For weeks the guards searched high and low, and Penelope and the wise men and the Prince (whose name was Edward) tried their best to imitate the dwarf's skill with the spinning wheel and the straw, to no avail; the dwarf could not be found and the straw could not be spun, but in the meantime Edward and the girl became good friends and eventually fell in love, and Edward asked her to marry him.
"But what about my firstborn child?" she said. "What if the dwarf shows up?"
"Then," Edward said as he had before, "we will imprison that wicked dwarf till he tells us how to spin gold, then perhaps -- pardon him for making such a ridiculous demand."
And so they were married and lived together in happiness, setting the kingdom to rights as its new King and Queen. When a year had passed a beautiful son was born to them, and so great was their joy that they almost forgot about the dwarf. But all of a sudden one day the little man appeared by magic in the Queen's private chamber and said: "Now give me what you promised."
Clutching her baby and sidling toward the bell-pull to summon the guards, Penelope said: "I will pay you double the value of all the gold you spun. If you will teach us how to spin gold, or even silver or copper, we will reward you even more greatly"
But the manikin said: "No, a living creature is dearer to me than all the treasures in the world."
"Then find some poor orphan baby who needs a home!" Penelope grasped the bell-pull and rang for the guards, but in so doing she momentarily loosened her grip on the baby. Quick as a wink, the dwarf cast a magic spell and the baby vanished!
The guards and the Prince burst into the room and surrounded the dwarf, but it was too late. The baby was nowhere to be found, and all their threats and entreaties could not move the dwarf to restore him. "The baby is mine by contract," the dwarf said coldly. "What you promised, you must perform."
"You maniac!" shouted Edward threateningly. "A baby cannot be contracted for!"
Penelope, thinking fast, spoke more gently, to humour the crazy dwarf. "Let us have a trial at law," she said, "and all abide by the result."
"Very well," said the dwarf. "I just want my rights, that's all. But the judge must be someone old enough to know Ye Olde Objective Moral Law."
So, summoning a wise old scholar to be judge, they went to the judicial chambers and the dwarf presented his case: "I did honest work; I kept my part of the bargain; now she must keep her promise."
The judge peered over his spectacles at the Queen. "Did you make this promise? Why?"
"Otherwise my head would be cut off, and my father's."
The judge said: "That is a promise made under duress, therefore not binding. It is very near to extortion. A person in trouble, especially a young woman, should be treated with kindness, not exploited."
"I object," said the dwarf. "Any woman who would make such a wicked bargain, is obviously an unfit mother."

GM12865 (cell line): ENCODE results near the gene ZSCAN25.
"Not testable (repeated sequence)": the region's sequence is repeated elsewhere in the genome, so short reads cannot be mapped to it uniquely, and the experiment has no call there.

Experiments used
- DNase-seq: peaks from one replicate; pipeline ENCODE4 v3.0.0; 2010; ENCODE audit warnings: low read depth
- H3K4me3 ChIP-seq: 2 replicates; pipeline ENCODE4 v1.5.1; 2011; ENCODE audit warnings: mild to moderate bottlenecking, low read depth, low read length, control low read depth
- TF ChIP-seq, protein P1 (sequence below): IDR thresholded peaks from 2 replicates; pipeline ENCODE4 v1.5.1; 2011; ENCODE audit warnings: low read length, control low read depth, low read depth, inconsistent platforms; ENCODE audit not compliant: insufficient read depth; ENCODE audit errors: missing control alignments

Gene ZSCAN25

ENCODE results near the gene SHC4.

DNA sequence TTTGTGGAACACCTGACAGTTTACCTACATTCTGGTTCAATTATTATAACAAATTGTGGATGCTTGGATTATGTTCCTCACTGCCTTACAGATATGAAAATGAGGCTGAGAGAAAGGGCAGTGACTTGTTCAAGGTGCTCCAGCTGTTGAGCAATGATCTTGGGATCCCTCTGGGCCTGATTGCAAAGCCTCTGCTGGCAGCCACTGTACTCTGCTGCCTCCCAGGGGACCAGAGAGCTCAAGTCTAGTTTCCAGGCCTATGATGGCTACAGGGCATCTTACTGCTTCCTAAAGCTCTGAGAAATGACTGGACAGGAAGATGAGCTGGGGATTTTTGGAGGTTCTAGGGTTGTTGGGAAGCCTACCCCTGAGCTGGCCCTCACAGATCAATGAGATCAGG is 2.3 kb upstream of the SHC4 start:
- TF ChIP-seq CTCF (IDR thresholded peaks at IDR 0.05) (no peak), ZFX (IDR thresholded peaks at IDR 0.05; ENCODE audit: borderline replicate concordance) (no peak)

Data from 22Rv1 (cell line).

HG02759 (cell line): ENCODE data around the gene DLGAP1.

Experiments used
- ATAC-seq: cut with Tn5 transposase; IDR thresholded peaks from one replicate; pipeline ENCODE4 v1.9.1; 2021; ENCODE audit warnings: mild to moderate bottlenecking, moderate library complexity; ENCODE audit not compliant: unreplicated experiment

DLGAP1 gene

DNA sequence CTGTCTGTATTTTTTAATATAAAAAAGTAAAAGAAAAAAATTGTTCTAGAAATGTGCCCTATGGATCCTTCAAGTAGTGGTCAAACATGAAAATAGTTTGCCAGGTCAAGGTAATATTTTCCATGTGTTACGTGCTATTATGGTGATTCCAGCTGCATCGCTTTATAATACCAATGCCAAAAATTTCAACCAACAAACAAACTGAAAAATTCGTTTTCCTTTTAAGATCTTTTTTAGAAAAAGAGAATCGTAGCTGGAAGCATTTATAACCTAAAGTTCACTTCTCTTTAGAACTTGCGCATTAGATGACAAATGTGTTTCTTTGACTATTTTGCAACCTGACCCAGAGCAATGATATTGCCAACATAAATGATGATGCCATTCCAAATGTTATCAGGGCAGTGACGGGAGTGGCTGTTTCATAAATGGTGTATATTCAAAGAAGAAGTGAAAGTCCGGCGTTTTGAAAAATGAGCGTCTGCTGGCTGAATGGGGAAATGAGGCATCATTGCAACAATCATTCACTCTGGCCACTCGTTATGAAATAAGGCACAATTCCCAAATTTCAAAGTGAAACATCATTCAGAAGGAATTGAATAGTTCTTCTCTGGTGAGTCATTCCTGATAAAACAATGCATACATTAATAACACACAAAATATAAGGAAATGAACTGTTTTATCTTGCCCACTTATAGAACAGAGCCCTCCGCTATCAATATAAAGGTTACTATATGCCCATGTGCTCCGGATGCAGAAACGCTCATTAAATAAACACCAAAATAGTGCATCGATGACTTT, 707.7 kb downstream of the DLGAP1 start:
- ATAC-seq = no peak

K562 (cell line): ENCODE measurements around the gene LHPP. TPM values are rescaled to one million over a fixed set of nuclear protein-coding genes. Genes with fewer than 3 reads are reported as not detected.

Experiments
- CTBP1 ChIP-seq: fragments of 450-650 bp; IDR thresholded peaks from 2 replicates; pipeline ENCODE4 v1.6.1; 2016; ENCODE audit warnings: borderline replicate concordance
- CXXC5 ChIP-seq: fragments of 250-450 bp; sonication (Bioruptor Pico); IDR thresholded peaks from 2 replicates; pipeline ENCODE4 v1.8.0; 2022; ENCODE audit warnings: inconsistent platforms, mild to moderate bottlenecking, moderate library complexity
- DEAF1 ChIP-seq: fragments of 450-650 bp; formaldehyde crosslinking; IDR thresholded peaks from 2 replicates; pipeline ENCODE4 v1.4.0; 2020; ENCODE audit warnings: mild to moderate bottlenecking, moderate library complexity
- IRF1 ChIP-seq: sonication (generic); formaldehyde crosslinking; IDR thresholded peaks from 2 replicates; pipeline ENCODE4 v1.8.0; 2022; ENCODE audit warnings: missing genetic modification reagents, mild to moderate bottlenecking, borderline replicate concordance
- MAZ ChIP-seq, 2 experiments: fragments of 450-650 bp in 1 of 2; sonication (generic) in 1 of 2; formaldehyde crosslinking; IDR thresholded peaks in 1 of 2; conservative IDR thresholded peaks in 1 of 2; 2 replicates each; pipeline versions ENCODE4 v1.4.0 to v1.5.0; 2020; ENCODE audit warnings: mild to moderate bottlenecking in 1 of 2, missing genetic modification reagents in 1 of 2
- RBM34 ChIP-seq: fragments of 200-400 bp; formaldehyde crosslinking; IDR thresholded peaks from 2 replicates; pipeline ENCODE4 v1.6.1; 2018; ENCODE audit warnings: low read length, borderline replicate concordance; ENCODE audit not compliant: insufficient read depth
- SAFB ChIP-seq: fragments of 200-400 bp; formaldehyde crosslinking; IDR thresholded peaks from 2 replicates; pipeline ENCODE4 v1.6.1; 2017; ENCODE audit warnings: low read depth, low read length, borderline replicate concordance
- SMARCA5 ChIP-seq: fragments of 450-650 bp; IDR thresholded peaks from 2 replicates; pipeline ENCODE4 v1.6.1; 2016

The judge said: "Whose idea was this wicked bargain?"
"His," said the Queen. "He insisted."
The judge said: "That is entrapment."
"I object," said the dwarf. "My mission from Wizard Schrodinger is to pre-emptively identify possible unfit mothers. And furthermore, whatever I may be guilty of, her promise is a promise." And he refused to restore the baby.
"Objection overruled," said the judge. "And furthermore, a promise cannot be enforced if it is a promise to do a crime. And to abandon a baby to a person as cruel as you, would be a crime."
"The contract says nothing about cruelty of the purchaser or welfare of the merchandise," the dwarf said. "But just to show that I am not a hard-hearted person," he said to the Queen, "I will give you a chance. I'll give you three days to guess my name, and if you find it out in that time I will return your child. Each day I will appear here to hear your guesses." And with that, the dwarf himself vanished!
The Queen pondered the whole night over all the names she had ever heard, and sent a messenger to scour the land, and to pick up far and near any names he could come across. When the little man appeared on the following day she began with Kasper, Melchior, Belshazzar, and all the other names she knew, in a string, but at each one the manikin called out: "That's not my name."
The next day she sent to inquire the names of all the people in the neighborhood, and had a long list of the most uncommon and extraordinary for the little man when he made his appearance. "Is your name, perhaps, Sheepshanks Cruickshanks, Spindleshanks, Rosenstein or Gilderstern, Curley, Mo, or Larry?"
But he always replied: "That's not my name."
On the third day the messenger returned and announced: "I have not been able to find any new names, but as I came upon a high hill round the corner of the wood, where the foxes and hares bid each other good-night, I saw a little house, and in front of the house burned a fire, and round the fire sprang the most grotesque little man, hopping on one leg and crying:
"To-morrow I brew, to-day I bake,
And then the child away I'll take;
For little deems my royal dame
That Rumpelstiltzkin is my name!"
You can imagine the Queen's delight at hearing the name! Shortly afterward the little man appeared and asked: "Now, my lady Queen, what's my name?"
While the guards were quietly surrounding him in case he tried violence or another spell, she asked first: "Is your name Conrad?"
"Is your name Harry?"
"Is your name perhaps, Rumpelstiltzkin?"